Ms Lamont wonders if the approach of the housing regulator unintentionally inhibits the set up of co-ops and asks whether there are actions which could remove perceived barriers.

  7. Debate: New Report Calls for More Housing Co-ops in Scotland

    Labour MSP Johann Lamont is highlighting a report from Co-operatives UK calling for more housing co-ops.

    Here is her motion...

    Motion
  8. BreakingMSPs pass the Census (Amendment) (Scotland) Bill

    MSPs unanimously pass the Census (Amendment) (Scotland) Bill.

  9. Background: So what could the questions be?

    Tester question

    There is a big debate over the mandatory "sex question", which currently asks if the respondent is male or female.

    National Records of Scotland suggested that the sex question for 2021 should "provide non-binary options" - although they stressed that it "will not seek a declaration of biological or legal sex".

    So the options on the census paper could be "male", "female", or "other", with a box for people to write in.

    When questioned by the committee, head of census statistics Amy Wilson told MSPs that the actual data output would still be "on a male and female basis" - so they would "randomly assign people back into the male and female categories" if they ticked the "other" box.

    This led Culture Secretary Fiona Hyslop to ask: "If we are not going to use non-binary data as non-binary data and are just going to use binary information, why ask the question in the first place?"

    Another possibility would be to retain the male/female sex question, but follow it with a voluntary one asking whether people think of their gender identity as "man", "woman" or "in another way, please write in".

    Testing has also been carried out on a question asking "do you consider yourself to be transgender, or have a transgender history", with "yes", "no" and "prefer not to say" answers.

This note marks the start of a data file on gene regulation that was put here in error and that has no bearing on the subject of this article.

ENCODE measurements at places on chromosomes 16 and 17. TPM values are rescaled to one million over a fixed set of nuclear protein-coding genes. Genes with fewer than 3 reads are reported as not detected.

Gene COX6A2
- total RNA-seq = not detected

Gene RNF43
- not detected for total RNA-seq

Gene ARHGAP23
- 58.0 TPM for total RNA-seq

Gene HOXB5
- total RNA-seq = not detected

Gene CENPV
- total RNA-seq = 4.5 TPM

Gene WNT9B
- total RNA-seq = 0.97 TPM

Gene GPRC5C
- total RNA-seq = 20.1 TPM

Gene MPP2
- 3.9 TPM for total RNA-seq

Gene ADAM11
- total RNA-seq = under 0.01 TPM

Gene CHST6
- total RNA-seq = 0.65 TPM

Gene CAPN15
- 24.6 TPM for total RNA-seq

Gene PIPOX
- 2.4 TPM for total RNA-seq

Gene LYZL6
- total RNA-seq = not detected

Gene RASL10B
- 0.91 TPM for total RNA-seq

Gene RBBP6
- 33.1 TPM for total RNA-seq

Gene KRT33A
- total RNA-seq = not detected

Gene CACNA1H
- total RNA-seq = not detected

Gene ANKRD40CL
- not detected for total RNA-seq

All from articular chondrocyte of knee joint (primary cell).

10. 'I reject the concept of innate gender identity'

    Culture committee convener Joan McAlpine

    Culture committee convener Joan McAlpine begins by saying she supports this bill, explaining it is appropriate to ask about sexual orientation and trans status on a voluntary basis.

    Ms McAlpine says: "I reject the concept of innate gender identity but I will vote for the bill in the spirit of pragmatism and compromise because I accept that for a growing number of people identity is of deep personal significance."

    The proposed non-binary question was rejected by the culture committee and the ONS, highlights Ms McAlpine.

    She argues the sex question must be based on "biological sex".

    The SNP MSP adds she is not convinced by briefings that included "lived sex", arguing there is no definition of "lived sex" in law or in biology.

  11. 'Our records don't know enough about the trans community'

    Lib Dem MSP Tavish Scott

    Lib Dem MSP Tavish Scott says the parliament should make a strong stance against the alleged attack on a woman at an event discussing sex-based rights recently.

    Turning to the bill at hand, Mr Scott says services must be equipped with robust data and that is the main aim of the census.

    The trans community need to be included in the census because this community deserved to be seen and counted accurately, he insists.

    "Our records don't know enough about the trans community."

  12. Background: What does the bill do?

    The census is still underpinned by legislation dating back to 1920
    Image caption: The census is still underpinned by legislation dating back to 1920

    The legislation underpinning the census was penned in 1920, providing for questions about topics including age, sex, occupation, nationality and race. At present, only questions about religion are voluntary.

    Extra topics are frequently added - for example in 2011 five new questions featured, including on national identity and long-term health conditions - but legislation is needed if they are to be posed on a voluntary basis.

    This is what the current bill is for. It is a pretty basic bill, simply providing for the possibility of these questions - the detail of what would actually be asked would be decided at a later date.